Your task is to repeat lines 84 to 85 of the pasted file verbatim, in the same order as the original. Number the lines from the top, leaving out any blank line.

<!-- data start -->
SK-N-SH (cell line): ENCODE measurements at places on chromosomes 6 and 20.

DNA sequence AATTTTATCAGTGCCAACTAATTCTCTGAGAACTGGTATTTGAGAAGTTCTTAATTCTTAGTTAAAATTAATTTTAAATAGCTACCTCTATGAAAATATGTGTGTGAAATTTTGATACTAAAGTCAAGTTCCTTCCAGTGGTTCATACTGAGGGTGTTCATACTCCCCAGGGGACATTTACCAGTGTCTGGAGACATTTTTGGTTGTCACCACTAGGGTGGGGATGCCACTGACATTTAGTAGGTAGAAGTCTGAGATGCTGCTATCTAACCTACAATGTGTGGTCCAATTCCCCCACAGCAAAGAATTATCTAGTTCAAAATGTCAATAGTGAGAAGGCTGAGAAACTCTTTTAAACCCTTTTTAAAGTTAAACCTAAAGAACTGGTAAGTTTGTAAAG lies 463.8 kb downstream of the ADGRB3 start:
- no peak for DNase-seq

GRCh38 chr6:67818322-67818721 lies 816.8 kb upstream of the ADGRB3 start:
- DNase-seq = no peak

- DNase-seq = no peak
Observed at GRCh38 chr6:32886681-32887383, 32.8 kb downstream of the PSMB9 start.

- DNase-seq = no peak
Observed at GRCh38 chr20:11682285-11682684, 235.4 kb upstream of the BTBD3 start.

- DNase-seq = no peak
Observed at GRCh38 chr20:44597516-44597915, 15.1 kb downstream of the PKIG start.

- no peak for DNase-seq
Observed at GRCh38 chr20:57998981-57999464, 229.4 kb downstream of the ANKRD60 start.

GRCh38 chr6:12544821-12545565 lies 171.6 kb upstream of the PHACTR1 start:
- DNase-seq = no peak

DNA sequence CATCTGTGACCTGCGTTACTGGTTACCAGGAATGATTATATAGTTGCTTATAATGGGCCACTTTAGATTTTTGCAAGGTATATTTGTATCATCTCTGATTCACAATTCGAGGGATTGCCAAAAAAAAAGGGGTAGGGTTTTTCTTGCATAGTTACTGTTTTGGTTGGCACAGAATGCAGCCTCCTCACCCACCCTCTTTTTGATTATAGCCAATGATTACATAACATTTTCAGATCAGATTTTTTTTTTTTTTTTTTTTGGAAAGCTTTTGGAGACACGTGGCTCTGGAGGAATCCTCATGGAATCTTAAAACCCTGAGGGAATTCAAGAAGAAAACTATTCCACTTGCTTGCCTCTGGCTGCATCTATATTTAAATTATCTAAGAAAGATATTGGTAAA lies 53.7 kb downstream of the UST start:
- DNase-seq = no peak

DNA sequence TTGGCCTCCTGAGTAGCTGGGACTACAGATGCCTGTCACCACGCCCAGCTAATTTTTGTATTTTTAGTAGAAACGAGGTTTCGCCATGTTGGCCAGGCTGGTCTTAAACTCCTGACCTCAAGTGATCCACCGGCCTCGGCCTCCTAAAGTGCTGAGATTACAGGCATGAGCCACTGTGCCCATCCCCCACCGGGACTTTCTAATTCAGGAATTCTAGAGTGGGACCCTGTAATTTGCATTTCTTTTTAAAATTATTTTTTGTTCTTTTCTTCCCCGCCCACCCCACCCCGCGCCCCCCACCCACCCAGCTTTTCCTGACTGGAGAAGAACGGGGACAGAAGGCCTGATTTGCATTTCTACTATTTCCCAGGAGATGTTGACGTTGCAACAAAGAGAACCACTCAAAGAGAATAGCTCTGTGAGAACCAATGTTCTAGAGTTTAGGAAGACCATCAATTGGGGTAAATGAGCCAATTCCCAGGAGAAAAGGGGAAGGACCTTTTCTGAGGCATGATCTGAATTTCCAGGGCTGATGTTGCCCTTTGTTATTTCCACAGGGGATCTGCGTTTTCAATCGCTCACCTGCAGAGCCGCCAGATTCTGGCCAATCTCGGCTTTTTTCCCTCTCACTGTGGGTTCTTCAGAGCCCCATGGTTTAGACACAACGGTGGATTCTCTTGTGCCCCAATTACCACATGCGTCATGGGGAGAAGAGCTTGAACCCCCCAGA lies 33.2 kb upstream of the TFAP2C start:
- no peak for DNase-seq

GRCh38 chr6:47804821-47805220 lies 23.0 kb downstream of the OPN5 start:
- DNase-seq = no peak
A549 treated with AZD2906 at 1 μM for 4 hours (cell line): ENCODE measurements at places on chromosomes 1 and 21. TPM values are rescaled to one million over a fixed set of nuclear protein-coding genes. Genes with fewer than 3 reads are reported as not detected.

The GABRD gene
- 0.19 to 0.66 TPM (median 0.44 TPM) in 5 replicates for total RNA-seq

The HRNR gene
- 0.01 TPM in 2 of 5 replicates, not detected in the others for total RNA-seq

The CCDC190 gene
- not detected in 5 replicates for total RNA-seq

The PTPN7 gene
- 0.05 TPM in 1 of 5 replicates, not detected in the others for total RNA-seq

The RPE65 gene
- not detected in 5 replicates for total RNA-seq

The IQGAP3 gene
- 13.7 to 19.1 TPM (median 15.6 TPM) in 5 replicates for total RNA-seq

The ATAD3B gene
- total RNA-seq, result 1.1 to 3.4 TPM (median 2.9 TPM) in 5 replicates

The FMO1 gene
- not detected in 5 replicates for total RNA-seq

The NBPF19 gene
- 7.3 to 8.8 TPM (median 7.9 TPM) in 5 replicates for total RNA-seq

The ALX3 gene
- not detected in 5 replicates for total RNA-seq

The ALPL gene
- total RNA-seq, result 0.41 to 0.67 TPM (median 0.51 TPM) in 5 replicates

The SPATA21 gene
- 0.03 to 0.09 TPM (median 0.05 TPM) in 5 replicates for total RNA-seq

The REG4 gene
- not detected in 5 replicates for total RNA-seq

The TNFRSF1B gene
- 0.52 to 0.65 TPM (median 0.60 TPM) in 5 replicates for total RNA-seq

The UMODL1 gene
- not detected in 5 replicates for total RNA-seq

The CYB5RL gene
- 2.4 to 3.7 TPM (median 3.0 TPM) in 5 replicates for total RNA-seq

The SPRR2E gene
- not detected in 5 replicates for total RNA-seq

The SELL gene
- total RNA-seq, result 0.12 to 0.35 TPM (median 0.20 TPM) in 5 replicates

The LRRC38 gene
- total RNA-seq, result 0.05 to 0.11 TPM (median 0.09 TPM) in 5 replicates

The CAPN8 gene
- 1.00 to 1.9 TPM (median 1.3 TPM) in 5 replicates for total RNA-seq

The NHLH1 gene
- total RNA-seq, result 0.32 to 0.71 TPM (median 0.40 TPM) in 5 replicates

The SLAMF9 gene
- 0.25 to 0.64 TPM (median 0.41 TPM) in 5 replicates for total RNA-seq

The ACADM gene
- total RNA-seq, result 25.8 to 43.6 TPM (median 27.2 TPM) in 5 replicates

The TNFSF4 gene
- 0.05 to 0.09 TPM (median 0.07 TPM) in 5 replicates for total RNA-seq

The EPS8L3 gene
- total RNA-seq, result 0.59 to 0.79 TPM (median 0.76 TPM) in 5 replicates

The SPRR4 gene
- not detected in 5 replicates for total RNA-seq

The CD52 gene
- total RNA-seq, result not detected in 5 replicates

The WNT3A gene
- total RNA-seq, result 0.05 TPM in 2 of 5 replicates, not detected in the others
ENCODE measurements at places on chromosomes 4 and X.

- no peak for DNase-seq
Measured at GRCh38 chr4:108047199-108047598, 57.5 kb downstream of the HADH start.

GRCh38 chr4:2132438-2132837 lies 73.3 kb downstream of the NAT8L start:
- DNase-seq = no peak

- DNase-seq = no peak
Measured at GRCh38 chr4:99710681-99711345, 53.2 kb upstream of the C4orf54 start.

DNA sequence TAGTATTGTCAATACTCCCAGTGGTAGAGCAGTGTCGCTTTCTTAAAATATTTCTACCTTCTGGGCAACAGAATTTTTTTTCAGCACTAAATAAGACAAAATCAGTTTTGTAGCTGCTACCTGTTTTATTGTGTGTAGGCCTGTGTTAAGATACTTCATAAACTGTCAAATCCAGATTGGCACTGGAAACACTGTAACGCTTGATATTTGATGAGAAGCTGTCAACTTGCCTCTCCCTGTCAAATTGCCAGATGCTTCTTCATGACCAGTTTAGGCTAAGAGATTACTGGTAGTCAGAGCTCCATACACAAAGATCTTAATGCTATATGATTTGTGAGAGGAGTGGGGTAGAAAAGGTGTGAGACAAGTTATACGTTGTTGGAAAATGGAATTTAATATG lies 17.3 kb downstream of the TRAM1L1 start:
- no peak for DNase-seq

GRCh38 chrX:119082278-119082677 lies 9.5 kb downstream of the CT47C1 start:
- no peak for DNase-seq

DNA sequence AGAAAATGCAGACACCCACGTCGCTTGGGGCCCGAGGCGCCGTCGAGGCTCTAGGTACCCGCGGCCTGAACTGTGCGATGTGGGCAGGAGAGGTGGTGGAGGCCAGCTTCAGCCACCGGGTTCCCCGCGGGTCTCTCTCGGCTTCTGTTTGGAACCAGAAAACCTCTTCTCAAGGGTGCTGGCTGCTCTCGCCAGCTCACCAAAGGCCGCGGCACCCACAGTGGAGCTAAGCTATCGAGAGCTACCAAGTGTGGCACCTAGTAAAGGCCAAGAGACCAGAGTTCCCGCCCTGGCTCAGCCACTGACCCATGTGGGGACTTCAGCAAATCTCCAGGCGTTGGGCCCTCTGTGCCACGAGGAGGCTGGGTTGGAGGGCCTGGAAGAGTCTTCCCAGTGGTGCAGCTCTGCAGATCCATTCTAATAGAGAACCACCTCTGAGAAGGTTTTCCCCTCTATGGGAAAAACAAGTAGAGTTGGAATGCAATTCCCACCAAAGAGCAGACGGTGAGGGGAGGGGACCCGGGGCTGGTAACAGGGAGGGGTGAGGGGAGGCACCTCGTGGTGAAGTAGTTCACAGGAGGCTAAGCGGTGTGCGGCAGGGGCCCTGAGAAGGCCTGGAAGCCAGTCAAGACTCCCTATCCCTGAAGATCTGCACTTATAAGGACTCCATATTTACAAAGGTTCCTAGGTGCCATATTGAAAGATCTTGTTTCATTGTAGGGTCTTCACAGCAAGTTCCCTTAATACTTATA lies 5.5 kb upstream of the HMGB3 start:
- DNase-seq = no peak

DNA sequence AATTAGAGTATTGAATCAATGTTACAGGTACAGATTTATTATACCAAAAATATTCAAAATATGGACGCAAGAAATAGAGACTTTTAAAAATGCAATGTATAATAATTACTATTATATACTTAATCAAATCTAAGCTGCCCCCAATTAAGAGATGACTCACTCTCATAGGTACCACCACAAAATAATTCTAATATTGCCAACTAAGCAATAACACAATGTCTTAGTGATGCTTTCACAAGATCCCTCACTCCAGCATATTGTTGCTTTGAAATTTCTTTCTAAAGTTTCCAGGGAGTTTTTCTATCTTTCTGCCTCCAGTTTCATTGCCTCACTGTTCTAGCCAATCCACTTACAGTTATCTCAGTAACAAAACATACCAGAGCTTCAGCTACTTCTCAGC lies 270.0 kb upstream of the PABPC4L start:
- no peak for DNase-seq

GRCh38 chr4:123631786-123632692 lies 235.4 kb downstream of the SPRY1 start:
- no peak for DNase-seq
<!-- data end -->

- DNase-seq = no peak
Measured at GRCh38 chr4:99710681-99711345, 53.2 kb upstream of the C4orf54 start.